Another aspect of §89(3) that may be relevant involves the requirement that an applicant must "reasonably describe" the records sought. It has been held that a request reasonably describes the records when the agency can locate and identify the records based on the terms of a request, and that to deny a request on the ground that it fails to reasonably describe the records, an agency must establish that "the descriptions were insufficient for purposes of locating and identifying the documents sought" [Konigsberg v. Coughlin, 68 NY 2d 245, 249 (1986)].
Although it was found in the decision cited above that the agency could not reject the request due to its breadth, it was also stated that:
"respondents have failed to supply any proof whatsoever as to the nature - or even the existence - of their indexing system: whether the Department's files were indexed in a manner that would enable the identification and location of documents in their possession (cf. National Cable Tel. Assn. v Federal Communications Commn., 479 F2d 183, 192 [Bazelon, J.] [plausible claim of nonidentifiability under Federal Freedom of Information Act, 5 USC section 552 (a) (3), may be presented where agency's indexing system was such that 'the requested documents could not be identified by retracing a path already trodden. It would have required a wholly new enterprise, potentially requiring a search of every file in the possession of the agency'])" (id. at 250).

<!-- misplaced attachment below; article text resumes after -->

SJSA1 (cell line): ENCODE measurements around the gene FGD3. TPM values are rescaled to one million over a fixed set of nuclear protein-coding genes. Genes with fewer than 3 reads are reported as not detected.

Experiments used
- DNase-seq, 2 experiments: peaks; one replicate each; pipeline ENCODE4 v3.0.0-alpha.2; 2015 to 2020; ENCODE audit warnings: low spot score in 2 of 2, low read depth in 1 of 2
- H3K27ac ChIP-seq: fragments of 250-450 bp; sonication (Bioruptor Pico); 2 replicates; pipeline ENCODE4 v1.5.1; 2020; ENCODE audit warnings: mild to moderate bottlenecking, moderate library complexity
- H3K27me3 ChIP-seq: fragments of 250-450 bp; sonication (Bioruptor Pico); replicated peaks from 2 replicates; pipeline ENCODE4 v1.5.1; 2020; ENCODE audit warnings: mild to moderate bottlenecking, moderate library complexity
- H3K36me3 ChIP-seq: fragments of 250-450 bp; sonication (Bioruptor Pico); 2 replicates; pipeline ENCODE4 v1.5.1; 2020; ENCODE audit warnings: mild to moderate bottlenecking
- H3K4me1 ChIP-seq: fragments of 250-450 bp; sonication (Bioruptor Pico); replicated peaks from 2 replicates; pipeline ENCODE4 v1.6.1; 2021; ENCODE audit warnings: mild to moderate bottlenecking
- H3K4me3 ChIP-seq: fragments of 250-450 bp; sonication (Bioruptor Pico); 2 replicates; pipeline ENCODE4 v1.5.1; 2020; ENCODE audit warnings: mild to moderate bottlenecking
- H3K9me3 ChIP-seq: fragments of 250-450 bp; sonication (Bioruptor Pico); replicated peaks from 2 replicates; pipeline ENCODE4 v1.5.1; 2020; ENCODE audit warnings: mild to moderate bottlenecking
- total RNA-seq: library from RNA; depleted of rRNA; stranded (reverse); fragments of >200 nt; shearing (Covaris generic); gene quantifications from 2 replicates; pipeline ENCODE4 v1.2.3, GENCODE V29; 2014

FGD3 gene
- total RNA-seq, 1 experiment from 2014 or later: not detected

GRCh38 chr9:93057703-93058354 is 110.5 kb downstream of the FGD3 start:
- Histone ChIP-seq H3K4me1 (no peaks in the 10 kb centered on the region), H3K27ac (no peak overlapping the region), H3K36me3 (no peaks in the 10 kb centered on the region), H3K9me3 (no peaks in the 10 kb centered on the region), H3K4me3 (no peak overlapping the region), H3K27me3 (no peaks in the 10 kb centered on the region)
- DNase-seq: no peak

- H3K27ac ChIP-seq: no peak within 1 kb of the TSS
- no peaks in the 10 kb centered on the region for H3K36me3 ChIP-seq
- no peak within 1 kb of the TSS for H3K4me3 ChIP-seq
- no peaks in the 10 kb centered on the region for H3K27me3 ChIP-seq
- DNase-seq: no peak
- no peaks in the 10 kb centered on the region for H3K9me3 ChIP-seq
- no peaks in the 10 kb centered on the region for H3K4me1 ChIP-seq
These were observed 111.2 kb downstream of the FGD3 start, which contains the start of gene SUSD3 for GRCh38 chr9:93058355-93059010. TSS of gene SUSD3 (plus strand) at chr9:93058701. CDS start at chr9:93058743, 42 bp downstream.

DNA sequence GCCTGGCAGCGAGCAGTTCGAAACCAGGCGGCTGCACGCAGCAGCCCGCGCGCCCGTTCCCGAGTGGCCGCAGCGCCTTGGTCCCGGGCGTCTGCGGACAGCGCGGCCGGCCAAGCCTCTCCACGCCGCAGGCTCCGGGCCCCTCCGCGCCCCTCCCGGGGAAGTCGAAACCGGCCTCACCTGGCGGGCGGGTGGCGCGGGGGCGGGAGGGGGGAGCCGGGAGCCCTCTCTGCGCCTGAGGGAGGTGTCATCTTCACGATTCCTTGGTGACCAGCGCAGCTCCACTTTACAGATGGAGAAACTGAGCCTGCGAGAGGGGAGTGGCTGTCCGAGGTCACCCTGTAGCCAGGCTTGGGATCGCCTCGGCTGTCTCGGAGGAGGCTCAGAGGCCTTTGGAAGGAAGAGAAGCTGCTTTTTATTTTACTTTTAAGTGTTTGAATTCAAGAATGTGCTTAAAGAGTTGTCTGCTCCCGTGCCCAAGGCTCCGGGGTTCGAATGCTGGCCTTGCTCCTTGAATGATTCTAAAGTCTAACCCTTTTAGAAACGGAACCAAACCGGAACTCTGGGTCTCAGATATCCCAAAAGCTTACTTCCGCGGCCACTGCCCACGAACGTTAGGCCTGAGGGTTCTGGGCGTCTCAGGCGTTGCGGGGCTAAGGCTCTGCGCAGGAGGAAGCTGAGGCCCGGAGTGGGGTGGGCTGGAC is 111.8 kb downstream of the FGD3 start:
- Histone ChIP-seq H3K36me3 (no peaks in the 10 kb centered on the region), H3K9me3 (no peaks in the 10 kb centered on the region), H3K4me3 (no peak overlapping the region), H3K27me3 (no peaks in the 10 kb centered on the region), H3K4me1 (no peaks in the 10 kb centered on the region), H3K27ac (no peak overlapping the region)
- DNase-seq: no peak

In my view, whether a request reasonably describes the records sought, as suggested by the Court of Appeals, may be dependent upon the terms of a request, as well as the nature of an agency's filing or record-keeping system. In Konigsberg, it appears that the agency was able to locate the records on the basis of an inmate's name and identification number. Since I am unfamiliar with the Department's record-keeping systems, I cannot advise regarding the extent to which your request reasonably described the records. However, insofar as the Department can locate and identify the records sought based on the terms of your request, I believe that your request met the standard required by law.
As it pertains to existing records, the Freedom of Information Law is based upon a presumption of access. Stated differently, all records of an agency are available, except to the extent that records or portions thereof fall within one or more grounds for denial appearing in §87(2)(a) through (i) of the Law. From my perspective, to the extent that the information sought exists in the form of a record or records, with one exception, it must be disclosed.